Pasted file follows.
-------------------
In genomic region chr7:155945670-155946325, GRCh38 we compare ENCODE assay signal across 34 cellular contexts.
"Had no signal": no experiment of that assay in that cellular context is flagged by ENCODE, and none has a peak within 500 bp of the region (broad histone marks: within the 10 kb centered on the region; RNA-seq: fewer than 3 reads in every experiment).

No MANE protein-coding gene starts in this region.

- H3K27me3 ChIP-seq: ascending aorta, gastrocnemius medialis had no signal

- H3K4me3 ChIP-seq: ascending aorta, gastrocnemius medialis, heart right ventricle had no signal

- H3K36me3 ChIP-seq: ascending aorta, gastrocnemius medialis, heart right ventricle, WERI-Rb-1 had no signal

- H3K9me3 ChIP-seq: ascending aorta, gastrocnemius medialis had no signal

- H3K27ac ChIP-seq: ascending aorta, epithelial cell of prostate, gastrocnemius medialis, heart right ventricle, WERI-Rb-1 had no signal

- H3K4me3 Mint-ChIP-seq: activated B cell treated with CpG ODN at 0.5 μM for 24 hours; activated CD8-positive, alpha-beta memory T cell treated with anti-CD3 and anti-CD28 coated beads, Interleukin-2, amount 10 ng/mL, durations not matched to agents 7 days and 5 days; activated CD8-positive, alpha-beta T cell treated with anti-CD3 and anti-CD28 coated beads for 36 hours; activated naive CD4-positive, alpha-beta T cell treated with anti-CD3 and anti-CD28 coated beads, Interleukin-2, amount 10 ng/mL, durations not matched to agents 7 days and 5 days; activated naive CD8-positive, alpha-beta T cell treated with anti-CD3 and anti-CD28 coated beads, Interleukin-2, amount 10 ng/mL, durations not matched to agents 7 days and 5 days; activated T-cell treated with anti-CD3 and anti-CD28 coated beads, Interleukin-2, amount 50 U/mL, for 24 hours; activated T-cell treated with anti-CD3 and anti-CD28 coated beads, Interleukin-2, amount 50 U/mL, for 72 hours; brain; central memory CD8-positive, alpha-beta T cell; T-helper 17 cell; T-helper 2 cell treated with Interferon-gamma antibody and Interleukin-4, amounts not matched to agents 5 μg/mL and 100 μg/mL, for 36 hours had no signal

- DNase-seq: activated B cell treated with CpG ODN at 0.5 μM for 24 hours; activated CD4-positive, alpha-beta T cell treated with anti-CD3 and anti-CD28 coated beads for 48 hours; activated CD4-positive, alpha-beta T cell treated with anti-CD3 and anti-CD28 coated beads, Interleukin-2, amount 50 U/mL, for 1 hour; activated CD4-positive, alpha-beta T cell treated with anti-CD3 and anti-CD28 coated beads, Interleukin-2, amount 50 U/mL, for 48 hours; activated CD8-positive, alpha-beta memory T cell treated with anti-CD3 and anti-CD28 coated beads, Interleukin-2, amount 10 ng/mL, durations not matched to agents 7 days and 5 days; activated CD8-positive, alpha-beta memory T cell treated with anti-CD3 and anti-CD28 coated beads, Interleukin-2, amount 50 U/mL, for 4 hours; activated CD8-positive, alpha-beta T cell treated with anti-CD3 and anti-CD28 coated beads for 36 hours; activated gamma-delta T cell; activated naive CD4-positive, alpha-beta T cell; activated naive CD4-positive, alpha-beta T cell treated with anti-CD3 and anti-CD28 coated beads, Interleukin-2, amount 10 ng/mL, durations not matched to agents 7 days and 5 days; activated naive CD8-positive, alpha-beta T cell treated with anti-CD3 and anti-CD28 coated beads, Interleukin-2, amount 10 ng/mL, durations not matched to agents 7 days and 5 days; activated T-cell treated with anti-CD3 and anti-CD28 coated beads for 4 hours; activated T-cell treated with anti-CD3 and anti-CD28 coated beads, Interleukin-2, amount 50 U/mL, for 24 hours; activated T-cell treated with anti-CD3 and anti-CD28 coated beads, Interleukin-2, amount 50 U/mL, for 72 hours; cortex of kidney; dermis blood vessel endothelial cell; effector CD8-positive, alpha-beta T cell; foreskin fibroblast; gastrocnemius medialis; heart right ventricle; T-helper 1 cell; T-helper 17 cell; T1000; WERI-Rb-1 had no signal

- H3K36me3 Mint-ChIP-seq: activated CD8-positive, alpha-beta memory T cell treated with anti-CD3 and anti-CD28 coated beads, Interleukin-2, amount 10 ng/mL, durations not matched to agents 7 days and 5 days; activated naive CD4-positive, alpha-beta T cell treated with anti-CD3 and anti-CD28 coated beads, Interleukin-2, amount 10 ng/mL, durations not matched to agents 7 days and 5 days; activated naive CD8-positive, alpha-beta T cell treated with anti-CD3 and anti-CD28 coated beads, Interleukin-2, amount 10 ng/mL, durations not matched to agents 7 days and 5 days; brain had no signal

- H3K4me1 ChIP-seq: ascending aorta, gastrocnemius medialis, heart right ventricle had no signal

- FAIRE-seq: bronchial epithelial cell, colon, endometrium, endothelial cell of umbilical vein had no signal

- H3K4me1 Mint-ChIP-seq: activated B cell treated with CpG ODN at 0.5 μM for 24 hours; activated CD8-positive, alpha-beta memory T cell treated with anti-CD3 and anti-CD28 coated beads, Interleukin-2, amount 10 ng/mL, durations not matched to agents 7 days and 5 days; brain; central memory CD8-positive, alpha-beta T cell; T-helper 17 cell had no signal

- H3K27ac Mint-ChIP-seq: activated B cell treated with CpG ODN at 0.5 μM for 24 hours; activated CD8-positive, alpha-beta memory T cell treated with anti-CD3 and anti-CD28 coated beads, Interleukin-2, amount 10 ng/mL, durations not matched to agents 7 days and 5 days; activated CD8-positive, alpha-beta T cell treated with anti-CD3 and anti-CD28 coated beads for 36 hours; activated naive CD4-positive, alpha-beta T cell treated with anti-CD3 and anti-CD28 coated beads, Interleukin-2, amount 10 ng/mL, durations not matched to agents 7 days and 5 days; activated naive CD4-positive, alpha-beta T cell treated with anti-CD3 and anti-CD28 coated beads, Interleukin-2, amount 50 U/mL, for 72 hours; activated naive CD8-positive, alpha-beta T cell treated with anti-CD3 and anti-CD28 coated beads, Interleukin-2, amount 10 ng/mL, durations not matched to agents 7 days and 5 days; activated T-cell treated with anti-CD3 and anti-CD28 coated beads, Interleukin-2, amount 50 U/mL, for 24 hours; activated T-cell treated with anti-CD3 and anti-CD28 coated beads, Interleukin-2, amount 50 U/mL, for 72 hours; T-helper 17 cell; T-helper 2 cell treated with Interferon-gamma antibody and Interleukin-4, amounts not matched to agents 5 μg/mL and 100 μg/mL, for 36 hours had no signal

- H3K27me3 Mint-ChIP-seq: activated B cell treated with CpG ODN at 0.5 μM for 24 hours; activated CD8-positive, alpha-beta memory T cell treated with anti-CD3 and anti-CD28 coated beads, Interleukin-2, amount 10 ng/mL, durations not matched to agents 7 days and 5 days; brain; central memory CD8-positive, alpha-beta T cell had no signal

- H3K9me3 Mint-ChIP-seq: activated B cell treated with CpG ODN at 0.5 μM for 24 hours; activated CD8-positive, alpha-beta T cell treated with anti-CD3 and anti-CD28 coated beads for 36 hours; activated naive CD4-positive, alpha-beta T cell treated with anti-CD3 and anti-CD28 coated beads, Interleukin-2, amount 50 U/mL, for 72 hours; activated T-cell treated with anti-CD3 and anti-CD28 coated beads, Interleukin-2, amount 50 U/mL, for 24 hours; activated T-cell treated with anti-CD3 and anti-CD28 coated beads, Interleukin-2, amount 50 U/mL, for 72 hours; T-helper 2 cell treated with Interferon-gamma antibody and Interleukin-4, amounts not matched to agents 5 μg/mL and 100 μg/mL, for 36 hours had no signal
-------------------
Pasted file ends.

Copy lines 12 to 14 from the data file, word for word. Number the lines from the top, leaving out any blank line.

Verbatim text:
- H3K4me1 ChIP-seq: ascending aorta, gastrocnemius medialis, heart right ventricle had no signal

- FAIRE-seq: bronchial epithelial cell, colon, endometrium, endothelial cell of umbilical vein had no signal

- H3K4me1 Mint-ChIP-seq: activated B cell treated with CpG ODN at 0.5 μM for 24 hours; activated CD8-positive, alpha-beta memory T cell treated with anti-CD3 and anti-CD28 coated beads, Interleukin-2, amount 10 ng/mL, durations not matched to agents 7 days and 5 days; brain; central memory CD8-positive, alpha-beta T cell; T-helper 17 cell had no signal